Anne lives again. Since the late 1980s, Mutual Housing Association
of Greater Hartford has turned vacant buildings into beautiful,
affordable homes whose residents form an association similar to
a cooperative. Now, the group has a new home of its own.
Two years ago, when Mutual Housing's
directors decided the agency needed more office space, they bought
a 5,100-square-foot Queen Anne-style house at 95 Niles St. in the
city's Asylum Hill neighborhood. The group, which helped renovate
many "perfect sixes" in Frog Hollow, rehabbed this 1890s-era
The group not only preserved but highlighted
many of the home's significant architectural details, including
exterior dentil work, a majestic staircase, three fireplaces and
several huge windows. They wrapped it all up in a paint job whose
tones range from sea green to burgundy.
According to Hartford Preservation
Alliance, which gave Mutual Housing an award for the rehab, the
house once belonged to Ward Devanny, former director of the Hartford
School of Music, (now the Hartford Conservatory), and was converted
to offices 30 years ago.
Interestingly, the building is situated
sideways, which places the front entrance away from Niles. In this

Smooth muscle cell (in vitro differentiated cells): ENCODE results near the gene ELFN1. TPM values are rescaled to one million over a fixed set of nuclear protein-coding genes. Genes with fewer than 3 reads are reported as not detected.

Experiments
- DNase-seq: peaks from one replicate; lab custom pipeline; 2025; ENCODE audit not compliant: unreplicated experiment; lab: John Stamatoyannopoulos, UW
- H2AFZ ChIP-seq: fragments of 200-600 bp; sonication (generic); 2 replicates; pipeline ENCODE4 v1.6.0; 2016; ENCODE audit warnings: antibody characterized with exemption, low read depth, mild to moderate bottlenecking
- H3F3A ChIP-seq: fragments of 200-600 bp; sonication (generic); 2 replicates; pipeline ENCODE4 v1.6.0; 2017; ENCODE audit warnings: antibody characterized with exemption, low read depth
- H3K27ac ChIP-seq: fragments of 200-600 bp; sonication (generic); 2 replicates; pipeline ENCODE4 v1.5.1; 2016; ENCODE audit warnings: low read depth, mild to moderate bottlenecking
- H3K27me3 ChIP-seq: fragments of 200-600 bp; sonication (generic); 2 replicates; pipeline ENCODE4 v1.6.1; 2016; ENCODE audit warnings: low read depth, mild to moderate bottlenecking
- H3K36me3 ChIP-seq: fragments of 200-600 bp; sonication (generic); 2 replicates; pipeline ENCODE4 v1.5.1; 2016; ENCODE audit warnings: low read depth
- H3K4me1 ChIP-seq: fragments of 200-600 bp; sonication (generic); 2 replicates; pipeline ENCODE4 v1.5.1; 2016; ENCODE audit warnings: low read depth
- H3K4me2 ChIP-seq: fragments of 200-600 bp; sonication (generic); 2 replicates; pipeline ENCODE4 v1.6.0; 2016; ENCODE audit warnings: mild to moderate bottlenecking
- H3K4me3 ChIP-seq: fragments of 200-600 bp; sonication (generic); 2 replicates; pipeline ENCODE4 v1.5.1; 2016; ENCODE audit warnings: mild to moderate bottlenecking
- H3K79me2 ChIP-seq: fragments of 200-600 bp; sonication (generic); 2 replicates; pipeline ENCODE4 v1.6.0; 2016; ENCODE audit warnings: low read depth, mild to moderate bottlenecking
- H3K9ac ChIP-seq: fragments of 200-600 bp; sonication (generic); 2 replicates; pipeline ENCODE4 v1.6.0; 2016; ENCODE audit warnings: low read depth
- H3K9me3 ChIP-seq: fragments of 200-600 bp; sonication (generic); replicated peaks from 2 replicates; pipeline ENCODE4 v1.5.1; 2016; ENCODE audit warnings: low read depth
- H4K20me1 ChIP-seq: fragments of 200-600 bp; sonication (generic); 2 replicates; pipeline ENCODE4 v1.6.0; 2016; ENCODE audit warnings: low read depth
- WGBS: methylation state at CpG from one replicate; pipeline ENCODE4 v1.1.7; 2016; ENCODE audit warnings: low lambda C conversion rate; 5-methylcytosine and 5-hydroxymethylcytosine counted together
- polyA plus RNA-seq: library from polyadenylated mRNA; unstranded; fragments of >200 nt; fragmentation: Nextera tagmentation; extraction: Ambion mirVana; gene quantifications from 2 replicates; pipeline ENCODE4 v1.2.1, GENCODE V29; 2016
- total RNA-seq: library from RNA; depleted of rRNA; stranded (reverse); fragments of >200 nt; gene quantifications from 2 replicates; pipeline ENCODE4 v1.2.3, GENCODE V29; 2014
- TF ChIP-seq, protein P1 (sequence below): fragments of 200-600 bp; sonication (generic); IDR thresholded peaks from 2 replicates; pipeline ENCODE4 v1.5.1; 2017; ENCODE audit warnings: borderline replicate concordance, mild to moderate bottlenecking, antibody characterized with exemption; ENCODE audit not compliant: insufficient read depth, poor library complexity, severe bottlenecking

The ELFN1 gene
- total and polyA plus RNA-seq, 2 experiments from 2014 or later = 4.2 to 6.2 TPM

way, it seems nestled alongside Grace Lutheran Church, behind CPTV,
and framed by the large curve of Regency Towers Condominiums on
Woodland Street. It fits into and enhances the Niles streetscape.
Mutual Housing, with an impressive
track record of taking old housing stock and using it to drive community
revitalization, now has some great new digs of its own, appropriately
on Niles Street. The street is named for Jonathan S. Niles, a 19th-century
community activist who, with his own money, built the original Asylum
Avenue Baptist Church.
The church was egalitarian by design:
member families included prominent merchants and former slaves,
worshipping side by side.
Reprinted with permission of the Hartford Courant.
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